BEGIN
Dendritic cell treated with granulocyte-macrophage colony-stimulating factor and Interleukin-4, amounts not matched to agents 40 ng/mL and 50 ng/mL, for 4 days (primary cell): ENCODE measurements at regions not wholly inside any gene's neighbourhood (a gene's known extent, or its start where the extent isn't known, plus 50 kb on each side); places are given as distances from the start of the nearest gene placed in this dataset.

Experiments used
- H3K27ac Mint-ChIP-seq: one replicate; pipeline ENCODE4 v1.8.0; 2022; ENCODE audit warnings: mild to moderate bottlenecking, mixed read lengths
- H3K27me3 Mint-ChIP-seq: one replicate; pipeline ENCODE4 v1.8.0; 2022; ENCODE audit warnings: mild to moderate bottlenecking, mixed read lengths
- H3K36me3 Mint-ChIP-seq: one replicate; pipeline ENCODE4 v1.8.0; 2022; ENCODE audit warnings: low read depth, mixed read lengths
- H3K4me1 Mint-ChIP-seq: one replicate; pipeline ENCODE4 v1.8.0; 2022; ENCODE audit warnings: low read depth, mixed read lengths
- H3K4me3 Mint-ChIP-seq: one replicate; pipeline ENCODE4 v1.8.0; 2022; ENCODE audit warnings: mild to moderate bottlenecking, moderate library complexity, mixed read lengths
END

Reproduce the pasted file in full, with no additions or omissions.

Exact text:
Dendritic cell treated with granulocyte-macrophage colony-stimulating factor and Interleukin-4, amounts not matched to agents 40 ng/mL and 50 ng/mL, for 4 days (primary cell): ENCODE measurements at regions not wholly inside any gene's neighbourhood (a gene's known extent, or its start where the extent isn't known, plus 50 kb on each side); places are given as distances from the start of the nearest gene placed in this dataset.

Experiments used
- H3K27ac Mint-ChIP-seq: one replicate; pipeline ENCODE4 v1.8.0; 2022; ENCODE audit warnings: mild to moderate bottlenecking, mixed read lengths
- H3K27me3 Mint-ChIP-seq: one replicate; pipeline ENCODE4 v1.8.0; 2022; ENCODE audit warnings: mild to moderate bottlenecking, mixed read lengths
- H3K36me3 Mint-ChIP-seq: one replicate; pipeline ENCODE4 v1.8.0; 2022; ENCODE audit warnings: low read depth, mixed read lengths
- H3K4me1 Mint-ChIP-seq: one replicate; pipeline ENCODE4 v1.8.0; 2022; ENCODE audit warnings: low read depth, mixed read lengths
- H3K4me3 Mint-ChIP-seq: one replicate; pipeline ENCODE4 v1.8.0; 2022; ENCODE audit warnings: mild to moderate bottlenecking, moderate library complexity, mixed read lengths